Delphi’s Espen Furnes sees a comeback for European shares

Espen Furnes, manager of the Delphi Europe fund, sees three key factors pointing to a positive period for European equities.

After having a broken back for several years, Europe has once again captured the attention of investors. European consumers are opening their wallets, industrial production is increasing, trade balances are improving and share prices are rising.

The European economy has had a hard time during the past few years. Not only did the financial crisis in 2008 heavily affect Europe, but it was also followed by the eurozone crisis. The latter was due to sharp growth and over-investments, as well as to excessive wage growth compared to productivity in peripheral Europe. All this was enabled by the euro cooperation and its mechanisms. The past few months’ macro figures have shown a clear change of mood in the eurozone. Although we do not envisage a more normal growth rate in the near future, it is important to investors that the macro figures show signs of recovery. This leads to greater predictability and trust and to the economic laws of gravity once again functioning.

A strong European summer

Conditions in the eurozone gradually improved a lot during the summer. At the beginning of the year, investors did not expect the eurozone to get out of the recession until the end of 2013. Now it appears that the recession was in reality already over in July. The shift can be explained as follows: many savings packages and tax increases were implemented in the eurozone in 2011 and 2012. These were having a full effect at the end of 2012. In 2013, it has not been necessary to implement further measures, and this also explains the upturn. Draining consumers’ wallets produces negative economic effects. Consumers spend less money and industry reduces its capacity. Economic activity slows. Once this drainage process is over, the negative forces that are putting downward pressure on the economy disappear. When additional austerity measures are also priced into the share prices and then do not take place, investors realise that attractive investment opportunities exist. The result is the positive developments in European shares that we have seen in the second half of the year.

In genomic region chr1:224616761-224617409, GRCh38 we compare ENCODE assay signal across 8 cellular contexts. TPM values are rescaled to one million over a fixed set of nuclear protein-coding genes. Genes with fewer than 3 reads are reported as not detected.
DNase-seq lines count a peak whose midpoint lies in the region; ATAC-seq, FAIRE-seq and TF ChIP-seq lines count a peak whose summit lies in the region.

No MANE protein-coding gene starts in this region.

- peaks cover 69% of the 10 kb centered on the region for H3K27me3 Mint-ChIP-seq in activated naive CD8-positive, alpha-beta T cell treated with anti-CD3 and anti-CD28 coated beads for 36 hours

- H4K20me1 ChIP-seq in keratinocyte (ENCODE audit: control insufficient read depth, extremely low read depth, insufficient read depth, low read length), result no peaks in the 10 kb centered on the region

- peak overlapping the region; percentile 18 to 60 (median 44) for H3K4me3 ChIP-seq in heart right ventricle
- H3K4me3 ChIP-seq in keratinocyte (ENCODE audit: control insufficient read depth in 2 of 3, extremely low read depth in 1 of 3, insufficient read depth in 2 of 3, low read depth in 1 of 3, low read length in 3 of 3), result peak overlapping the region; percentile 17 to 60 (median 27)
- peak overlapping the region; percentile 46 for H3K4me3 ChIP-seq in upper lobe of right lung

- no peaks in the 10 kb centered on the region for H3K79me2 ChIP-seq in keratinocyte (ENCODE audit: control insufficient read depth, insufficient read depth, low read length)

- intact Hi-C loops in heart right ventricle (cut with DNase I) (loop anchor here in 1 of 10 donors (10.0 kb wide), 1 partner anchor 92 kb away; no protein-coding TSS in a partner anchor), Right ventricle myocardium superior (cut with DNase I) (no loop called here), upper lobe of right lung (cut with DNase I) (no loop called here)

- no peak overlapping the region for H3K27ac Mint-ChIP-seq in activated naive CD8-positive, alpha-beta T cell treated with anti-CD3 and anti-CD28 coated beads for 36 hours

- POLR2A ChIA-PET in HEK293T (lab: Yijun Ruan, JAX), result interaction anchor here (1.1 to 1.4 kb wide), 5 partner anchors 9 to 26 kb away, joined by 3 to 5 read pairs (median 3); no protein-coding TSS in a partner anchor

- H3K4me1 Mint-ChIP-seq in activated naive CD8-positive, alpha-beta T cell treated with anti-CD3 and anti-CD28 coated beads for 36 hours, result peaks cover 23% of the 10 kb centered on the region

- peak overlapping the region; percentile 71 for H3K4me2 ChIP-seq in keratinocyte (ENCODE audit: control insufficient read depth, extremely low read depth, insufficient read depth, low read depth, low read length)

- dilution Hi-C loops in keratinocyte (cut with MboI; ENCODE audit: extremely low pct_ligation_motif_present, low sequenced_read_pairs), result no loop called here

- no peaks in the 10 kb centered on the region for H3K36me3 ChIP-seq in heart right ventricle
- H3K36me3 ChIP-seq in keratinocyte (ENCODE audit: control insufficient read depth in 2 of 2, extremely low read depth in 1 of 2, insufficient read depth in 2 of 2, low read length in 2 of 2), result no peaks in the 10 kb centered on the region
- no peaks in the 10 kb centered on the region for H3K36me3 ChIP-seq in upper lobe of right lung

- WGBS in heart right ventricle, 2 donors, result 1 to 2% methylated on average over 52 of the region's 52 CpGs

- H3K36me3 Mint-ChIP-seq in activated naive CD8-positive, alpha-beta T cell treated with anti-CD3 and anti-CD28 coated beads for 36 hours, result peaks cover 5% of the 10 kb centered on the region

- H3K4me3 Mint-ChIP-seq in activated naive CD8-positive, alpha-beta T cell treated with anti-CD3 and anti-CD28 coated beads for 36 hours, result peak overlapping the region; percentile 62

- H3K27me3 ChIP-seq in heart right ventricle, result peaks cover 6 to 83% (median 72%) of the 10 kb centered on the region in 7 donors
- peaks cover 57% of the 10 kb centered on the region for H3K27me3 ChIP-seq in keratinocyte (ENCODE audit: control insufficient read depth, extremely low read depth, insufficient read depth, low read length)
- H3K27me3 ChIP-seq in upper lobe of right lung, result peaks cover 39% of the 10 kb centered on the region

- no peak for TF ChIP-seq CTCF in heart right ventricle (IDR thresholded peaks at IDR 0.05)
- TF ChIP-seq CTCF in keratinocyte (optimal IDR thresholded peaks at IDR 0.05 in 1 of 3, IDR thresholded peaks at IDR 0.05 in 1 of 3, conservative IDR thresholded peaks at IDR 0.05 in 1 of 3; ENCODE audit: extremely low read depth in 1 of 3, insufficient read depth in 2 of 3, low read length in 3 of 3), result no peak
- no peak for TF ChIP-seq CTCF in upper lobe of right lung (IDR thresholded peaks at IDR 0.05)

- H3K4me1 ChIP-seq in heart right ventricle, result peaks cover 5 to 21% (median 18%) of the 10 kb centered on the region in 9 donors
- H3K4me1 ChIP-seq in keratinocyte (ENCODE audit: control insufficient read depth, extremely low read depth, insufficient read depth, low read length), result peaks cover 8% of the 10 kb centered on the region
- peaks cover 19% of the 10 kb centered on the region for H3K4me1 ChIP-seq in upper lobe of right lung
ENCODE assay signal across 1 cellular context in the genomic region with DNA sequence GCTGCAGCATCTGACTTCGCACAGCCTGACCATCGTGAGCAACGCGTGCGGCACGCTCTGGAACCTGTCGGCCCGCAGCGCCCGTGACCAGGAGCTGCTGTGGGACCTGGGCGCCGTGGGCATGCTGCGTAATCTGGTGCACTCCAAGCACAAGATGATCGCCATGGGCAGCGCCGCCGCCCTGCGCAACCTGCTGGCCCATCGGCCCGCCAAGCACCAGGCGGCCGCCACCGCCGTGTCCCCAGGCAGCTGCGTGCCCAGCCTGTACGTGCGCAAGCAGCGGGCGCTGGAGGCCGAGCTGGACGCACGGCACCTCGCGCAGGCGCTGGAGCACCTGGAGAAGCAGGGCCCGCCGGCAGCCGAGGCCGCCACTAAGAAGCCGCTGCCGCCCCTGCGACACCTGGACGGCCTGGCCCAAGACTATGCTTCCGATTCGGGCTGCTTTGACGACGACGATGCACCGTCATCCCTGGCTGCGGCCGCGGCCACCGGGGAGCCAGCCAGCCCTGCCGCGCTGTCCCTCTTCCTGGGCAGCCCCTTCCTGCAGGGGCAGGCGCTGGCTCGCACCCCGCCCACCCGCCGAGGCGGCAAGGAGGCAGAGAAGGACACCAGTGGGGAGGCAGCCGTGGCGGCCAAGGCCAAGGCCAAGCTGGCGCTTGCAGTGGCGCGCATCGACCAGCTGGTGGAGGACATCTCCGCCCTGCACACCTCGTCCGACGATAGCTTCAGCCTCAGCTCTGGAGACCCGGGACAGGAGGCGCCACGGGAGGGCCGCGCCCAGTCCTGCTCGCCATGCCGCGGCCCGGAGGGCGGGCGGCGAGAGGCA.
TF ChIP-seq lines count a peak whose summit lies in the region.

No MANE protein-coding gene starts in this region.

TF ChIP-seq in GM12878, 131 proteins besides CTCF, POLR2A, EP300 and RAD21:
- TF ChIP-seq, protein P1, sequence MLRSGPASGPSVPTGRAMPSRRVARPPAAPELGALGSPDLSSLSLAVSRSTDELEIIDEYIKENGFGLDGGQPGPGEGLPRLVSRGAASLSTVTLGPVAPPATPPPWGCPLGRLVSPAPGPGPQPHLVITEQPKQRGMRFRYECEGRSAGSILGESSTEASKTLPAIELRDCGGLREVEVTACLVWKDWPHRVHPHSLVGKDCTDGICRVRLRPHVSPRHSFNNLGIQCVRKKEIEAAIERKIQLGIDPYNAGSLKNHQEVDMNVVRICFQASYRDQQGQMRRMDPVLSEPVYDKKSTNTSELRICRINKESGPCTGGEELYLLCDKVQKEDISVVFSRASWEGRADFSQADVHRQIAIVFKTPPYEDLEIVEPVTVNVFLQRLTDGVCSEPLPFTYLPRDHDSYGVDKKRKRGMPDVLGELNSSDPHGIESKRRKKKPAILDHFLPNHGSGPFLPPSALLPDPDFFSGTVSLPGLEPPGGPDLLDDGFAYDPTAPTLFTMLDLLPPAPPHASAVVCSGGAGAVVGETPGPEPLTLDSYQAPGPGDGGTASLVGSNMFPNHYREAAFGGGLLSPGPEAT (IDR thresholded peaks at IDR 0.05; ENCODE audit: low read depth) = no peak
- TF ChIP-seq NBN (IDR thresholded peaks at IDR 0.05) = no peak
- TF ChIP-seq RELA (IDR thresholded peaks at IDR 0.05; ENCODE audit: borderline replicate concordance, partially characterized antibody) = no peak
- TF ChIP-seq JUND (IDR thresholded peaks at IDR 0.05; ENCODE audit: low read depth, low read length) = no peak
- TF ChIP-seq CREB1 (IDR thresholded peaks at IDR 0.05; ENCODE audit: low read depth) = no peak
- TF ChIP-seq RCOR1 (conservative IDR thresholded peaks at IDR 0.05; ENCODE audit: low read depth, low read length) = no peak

A further upturn is expected

To put it simply, there are three factors which indicate we are now facing a good period for European shares:

1) The consumers: European consumers have once more started to spend more money. The shift in trade in the eurozone took place at around the beginning of July. This has been especially visible in peripheral Europe, where the greatest consumption cutbacks have taken place. Tax hikes and uncertainty about incomes are usually effective triggers for a thrift culture. In that sense, the fact that consumers are once again opening their wallets is an important signal.